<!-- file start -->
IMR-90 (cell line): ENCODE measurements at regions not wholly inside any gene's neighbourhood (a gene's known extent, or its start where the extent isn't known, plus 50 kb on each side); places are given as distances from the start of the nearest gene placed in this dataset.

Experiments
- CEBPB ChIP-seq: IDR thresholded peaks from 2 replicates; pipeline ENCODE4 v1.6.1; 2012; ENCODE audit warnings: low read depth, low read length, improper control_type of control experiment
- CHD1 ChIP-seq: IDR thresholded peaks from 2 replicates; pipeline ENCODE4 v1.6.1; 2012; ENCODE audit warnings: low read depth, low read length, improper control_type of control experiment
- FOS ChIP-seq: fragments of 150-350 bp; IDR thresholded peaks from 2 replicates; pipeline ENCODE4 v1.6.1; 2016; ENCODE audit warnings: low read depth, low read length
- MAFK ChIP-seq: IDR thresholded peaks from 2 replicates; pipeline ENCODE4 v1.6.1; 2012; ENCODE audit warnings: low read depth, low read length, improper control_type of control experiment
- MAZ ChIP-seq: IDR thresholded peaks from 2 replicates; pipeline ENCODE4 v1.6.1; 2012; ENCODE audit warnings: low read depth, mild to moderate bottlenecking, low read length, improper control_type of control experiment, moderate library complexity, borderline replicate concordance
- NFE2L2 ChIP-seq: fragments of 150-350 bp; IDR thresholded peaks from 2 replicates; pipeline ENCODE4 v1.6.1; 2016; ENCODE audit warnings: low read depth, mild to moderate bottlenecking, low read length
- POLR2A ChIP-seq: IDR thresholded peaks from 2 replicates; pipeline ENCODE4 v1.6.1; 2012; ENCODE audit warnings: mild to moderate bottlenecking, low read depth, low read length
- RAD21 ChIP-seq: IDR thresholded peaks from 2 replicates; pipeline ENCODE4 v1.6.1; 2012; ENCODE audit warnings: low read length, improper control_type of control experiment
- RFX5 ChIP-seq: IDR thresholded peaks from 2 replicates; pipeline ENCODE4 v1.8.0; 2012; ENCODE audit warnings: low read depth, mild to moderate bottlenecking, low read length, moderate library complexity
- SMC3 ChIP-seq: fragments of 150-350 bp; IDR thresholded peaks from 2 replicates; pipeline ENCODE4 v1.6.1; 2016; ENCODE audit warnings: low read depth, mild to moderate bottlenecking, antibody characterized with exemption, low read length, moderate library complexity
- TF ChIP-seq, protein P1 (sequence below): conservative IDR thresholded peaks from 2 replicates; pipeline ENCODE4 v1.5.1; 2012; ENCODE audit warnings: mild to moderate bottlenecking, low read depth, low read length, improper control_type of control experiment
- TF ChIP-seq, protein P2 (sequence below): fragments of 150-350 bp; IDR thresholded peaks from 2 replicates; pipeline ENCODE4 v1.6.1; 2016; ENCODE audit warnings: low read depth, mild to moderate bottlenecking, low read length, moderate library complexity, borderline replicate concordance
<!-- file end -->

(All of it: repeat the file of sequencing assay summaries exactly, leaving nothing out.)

IMR-90 (cell line): ENCODE measurements at regions not wholly inside any gene's neighbourhood (a gene's known extent, or its start where the extent isn't known, plus 50 kb on each side); places are given as distances from the start of the nearest gene placed in this dataset.

Experiments
- CEBPB ChIP-seq: IDR thresholded peaks from 2 replicates; pipeline ENCODE4 v1.6.1; 2012; ENCODE audit warnings: low read depth, low read length, improper control_type of control experiment
- CHD1 ChIP-seq: IDR thresholded peaks from 2 replicates; pipeline ENCODE4 v1.6.1; 2012; ENCODE audit warnings: low read depth, low read length, improper control_type of control experiment
- FOS ChIP-seq: fragments of 150-350 bp; IDR thresholded peaks from 2 replicates; pipeline ENCODE4 v1.6.1; 2016; ENCODE audit warnings: low read depth, low read length
- MAFK ChIP-seq: IDR thresholded peaks from 2 replicates; pipeline ENCODE4 v1.6.1; 2012; ENCODE audit warnings: low read depth, low read length, improper control_type of control experiment
- MAZ ChIP-seq: IDR thresholded peaks from 2 replicates; pipeline ENCODE4 v1.6.1; 2012; ENCODE audit warnings: low read depth, mild to moderate bottlenecking, low read length, improper control_type of control experiment, moderate library complexity, borderline replicate concordance
- NFE2L2 ChIP-seq: fragments of 150-350 bp; IDR thresholded peaks from 2 replicates; pipeline ENCODE4 v1.6.1; 2016; ENCODE audit warnings: low read depth, mild to moderate bottlenecking, low read length
- POLR2A ChIP-seq: IDR thresholded peaks from 2 replicates; pipeline ENCODE4 v1.6.1; 2012; ENCODE audit warnings: mild to moderate bottlenecking, low read depth, low read length
- RAD21 ChIP-seq: IDR thresholded peaks from 2 replicates; pipeline ENCODE4 v1.6.1; 2012; ENCODE audit warnings: low read length, improper control_type of control experiment
- RFX5 ChIP-seq: IDR thresholded peaks from 2 replicates; pipeline ENCODE4 v1.8.0; 2012; ENCODE audit warnings: low read depth, mild to moderate bottlenecking, low read length, moderate library complexity
- SMC3 ChIP-seq: fragments of 150-350 bp; IDR thresholded peaks from 2 replicates; pipeline ENCODE4 v1.6.1; 2016; ENCODE audit warnings: low read depth, mild to moderate bottlenecking, antibody characterized with exemption, low read length, moderate library complexity
- TF ChIP-seq, protein P1 (sequence below): conservative IDR thresholded peaks from 2 replicates; pipeline ENCODE4 v1.5.1; 2012; ENCODE audit warnings: mild to moderate bottlenecking, low read depth, low read length, improper control_type of control experiment
- TF ChIP-seq, protein P2 (sequence below): fragments of 150-350 bp; IDR thresholded peaks from 2 replicates; pipeline ENCODE4 v1.6.1; 2016; ENCODE audit warnings: low read depth, mild to moderate bottlenecking, low read length, moderate library complexity, borderline replicate concordance